This is a photo included with the county supervisors’ letter to Union Pacific Railroad. It was taken in August 2017 and shows repairs, but also unresolved damage to the retaining wall. Photo submitted

Supervisors take on Union Pacific over damaged retaining wall near Tobin

The crack in the retaining wall near Tobin was originally noted by boaters on the North Fork of the Feather River in August 2016. They immediately alerted authorities of the damage. Photo submitted

Large cracks in a Union Pacific Railroad retaining wall between the Feather River and the tracks near Tobin in the Feather River Canyon are concerning groups in Plumas County including the Board of Supervisors.

Public safety, the environment and a seeming unwillingness by UP to address the situation is among the county’s concerns.

“Finding a durable solution to the problem,” is part of an appeal in a letter to Gordon Thompson, general director Track Western Region of UP Railroad in Roseville.

The letter, approved by Supervisors on Tuesday, Nov. 6, is not the first time Plumas County has attempted to engage UP in discussions about the damaged retaining wall. Previous concerns have gone unaddressed, according to Supervisors.

It was Aug. 27, 2016 — more than two years ago — when boaters were out on the North Fork Feather River that damage to the retaining wall was noted.

Apparently the retaining wall cracked and much of the material behind it washed into the river, according to the American Whitewater group. That group immediately notified the Plumas National Forest, California Department of Fish and Wildlife, the regional Water Quality Control Board and Plumas County officials about their concerns.

Members of AW, California Sportsfishing Protection Alliance and Trout Unlimited, sent a letter to Thompson of UP on Oct. 29, 2018. “We are writing to request remediation by Union Pacific Railroad of the ongoing and increasingly serious threat to public safety caused by the instability of the railroad’s retaining wall and adjacent hill slope on the North Fork of the Feather River near Tobin,” wrote Dave Steindorf, hydropower specialist for AW, and others.

At that time, and followed by county supervisors’ recent letter, is a series of photographs showing the damage to the retaining wall. According to supervisors, they “document the real and increasing risks of failure.”

While UP crews fixed a damaged railbed immediately above the retaining wall following the 2017 flood, they did not repair the retaining wall, as evidenced in photos.

Supervisors point out that the UP repaired parts of the railroad’s embankments after the 2017 floods, but “the efficacy of Union Pacific’s efforts to solve this ongoing problem are again questioned as the eroding area increases in and around the Tobin retaining wall.”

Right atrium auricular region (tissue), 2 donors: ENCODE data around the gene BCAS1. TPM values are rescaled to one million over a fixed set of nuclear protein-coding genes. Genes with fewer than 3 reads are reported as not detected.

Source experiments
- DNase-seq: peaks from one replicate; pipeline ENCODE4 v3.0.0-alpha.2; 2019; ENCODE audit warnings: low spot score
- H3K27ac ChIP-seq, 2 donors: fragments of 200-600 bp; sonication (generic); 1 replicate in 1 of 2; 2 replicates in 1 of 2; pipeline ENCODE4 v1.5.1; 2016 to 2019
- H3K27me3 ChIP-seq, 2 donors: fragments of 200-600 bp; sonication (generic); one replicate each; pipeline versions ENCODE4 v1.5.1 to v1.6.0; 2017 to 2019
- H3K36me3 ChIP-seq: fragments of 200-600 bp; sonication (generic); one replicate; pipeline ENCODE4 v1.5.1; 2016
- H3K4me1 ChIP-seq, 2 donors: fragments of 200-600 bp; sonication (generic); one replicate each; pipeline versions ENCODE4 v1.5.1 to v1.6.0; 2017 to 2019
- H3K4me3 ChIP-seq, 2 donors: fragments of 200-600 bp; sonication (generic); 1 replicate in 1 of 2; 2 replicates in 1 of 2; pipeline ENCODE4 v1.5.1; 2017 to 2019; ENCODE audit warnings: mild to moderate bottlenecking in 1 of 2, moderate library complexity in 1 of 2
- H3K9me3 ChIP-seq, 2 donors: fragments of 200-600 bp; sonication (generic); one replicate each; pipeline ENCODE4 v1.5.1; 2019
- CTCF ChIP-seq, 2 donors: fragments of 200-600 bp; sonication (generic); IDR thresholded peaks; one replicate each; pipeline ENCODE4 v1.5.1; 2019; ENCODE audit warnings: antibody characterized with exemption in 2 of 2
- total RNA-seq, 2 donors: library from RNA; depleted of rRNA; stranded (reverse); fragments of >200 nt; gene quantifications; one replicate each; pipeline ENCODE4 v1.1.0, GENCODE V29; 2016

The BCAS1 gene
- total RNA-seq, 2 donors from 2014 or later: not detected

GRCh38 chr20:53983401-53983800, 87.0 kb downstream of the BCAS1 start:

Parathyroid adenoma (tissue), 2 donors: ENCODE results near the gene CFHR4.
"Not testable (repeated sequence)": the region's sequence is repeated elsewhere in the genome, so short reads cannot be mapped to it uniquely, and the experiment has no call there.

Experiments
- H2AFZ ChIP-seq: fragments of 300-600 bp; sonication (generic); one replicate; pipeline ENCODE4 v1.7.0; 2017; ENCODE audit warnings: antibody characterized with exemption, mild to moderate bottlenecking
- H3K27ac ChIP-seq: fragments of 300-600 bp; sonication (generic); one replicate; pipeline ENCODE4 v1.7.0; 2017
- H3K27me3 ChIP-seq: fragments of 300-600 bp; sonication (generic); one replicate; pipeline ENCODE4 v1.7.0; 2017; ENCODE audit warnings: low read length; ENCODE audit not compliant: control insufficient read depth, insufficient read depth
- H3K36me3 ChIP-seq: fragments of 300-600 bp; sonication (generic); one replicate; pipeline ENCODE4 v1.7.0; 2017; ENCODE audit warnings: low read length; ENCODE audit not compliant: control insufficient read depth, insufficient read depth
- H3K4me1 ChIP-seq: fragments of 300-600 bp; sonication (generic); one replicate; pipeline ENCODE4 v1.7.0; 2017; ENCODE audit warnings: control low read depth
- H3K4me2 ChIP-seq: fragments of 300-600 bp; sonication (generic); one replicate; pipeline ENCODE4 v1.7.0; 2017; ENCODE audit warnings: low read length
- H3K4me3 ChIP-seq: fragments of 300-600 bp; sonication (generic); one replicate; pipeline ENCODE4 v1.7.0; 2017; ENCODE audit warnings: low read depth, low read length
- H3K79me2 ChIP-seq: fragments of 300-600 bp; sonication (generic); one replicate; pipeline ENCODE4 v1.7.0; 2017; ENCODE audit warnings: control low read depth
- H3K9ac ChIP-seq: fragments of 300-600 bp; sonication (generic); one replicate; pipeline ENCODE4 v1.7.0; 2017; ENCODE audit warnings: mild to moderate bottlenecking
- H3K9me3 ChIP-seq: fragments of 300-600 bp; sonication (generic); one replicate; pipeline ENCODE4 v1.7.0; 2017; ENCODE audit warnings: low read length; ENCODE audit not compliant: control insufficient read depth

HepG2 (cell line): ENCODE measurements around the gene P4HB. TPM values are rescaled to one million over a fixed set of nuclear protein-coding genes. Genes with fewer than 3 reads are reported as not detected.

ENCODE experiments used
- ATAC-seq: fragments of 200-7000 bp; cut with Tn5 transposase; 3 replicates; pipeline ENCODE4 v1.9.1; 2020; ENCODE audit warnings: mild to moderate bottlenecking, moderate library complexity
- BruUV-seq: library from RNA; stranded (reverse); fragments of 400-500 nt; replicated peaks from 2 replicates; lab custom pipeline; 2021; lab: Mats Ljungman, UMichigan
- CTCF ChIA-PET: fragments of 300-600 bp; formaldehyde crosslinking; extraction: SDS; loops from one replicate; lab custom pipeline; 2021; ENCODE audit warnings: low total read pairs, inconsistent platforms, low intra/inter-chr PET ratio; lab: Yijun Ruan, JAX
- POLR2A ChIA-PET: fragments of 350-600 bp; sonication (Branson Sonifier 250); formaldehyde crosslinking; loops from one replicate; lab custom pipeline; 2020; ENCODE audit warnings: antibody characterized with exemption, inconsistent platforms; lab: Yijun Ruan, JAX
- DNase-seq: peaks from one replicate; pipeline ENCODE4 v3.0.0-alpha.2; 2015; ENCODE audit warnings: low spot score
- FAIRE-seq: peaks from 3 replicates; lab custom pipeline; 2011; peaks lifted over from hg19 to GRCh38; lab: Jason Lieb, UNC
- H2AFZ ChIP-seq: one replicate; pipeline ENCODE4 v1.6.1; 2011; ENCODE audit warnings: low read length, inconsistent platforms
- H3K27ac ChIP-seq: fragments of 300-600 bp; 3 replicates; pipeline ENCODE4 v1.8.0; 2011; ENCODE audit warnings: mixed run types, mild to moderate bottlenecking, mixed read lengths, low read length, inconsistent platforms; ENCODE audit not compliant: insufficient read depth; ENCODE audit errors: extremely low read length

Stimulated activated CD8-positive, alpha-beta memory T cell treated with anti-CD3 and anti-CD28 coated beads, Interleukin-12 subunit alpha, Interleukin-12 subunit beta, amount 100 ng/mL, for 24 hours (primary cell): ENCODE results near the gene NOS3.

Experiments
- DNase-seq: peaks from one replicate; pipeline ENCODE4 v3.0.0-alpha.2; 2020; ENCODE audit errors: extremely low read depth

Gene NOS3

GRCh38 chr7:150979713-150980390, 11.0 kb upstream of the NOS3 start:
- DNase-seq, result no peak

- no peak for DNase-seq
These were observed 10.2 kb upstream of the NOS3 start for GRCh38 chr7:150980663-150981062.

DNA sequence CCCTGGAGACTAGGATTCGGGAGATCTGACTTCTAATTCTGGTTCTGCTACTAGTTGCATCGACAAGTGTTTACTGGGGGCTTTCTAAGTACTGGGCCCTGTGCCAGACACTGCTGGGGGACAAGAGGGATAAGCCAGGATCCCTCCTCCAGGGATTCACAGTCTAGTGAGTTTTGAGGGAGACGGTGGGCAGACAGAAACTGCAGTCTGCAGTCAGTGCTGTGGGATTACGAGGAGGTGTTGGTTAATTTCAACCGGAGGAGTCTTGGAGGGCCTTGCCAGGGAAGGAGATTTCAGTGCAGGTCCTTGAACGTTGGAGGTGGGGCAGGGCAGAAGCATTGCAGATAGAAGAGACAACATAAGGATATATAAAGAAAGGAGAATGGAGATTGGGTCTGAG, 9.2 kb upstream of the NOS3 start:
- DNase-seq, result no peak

Supervisors also voiced their concerns about the upcoming approach of an El Nino winter.

A photograph included with a letter by the Plumas County Board of Supervisors to Gordon Thompson, general director Track Western Region of UP Railroad in Roseville shows the area where floodwaters in early 2017 washed out the area under the railbed. Union Pacific fixed the rail bed, but not the retaining wall. Photo submitted

Supervisors, as members of the Ecological Resources Committee, have also briefed that organization about their concerns not only to the stability of the wall, but also the railbed.

Although a list of hazard materials hauled by UP through the Feather River Canyon isn’t immediately available, should this system fail while a shipment is en route has not been addressed. “I don’t have a complete list of all commodities hauled by UP,” said Supervisor Jeff Engel. “But I’m sure some are.”

“I haven’t heard any comments from Fish and Wildlife regarding UP’s hauling toxic materials,” Engel added.

“How cooperative is UP? We’ll see what their response is to the letter,” Engel said as chair of the Board of Supervisors.

Tobin is in Supervisor Kevin Goss’ area, but he did not comment by press time.

Those who received a copy of the Supervisors’ letter included Rep. Doug LaMalfa, Plumas County Environmental Health Director Jerry Sipe, Butte County Supervisors Bill Connelly and Doug Teeter, PNF Supervisor Daniel A. Lovato, Mt. Hough District Ranger Micki Smith, Hydroelectric Coordinator Amy Lind for the Tahoe and Plumas national forests, Office of Spill Prevention and Response Dale Stultz for the California Department of Fish and Wildlife, Laurie A. Hatton, senior environmental scientist for the California Department of Fish and Wildlife North Central Region, and Engineering Geologist Guy Chetelat for P.G. Central Valley Regional Water Quality Control Board.

Western Pacific built the original railroad in 1909. Retaining walls, including the one near Tobin were constructed in an attempt to deal with unstable geology and soil foundation, according to background information.

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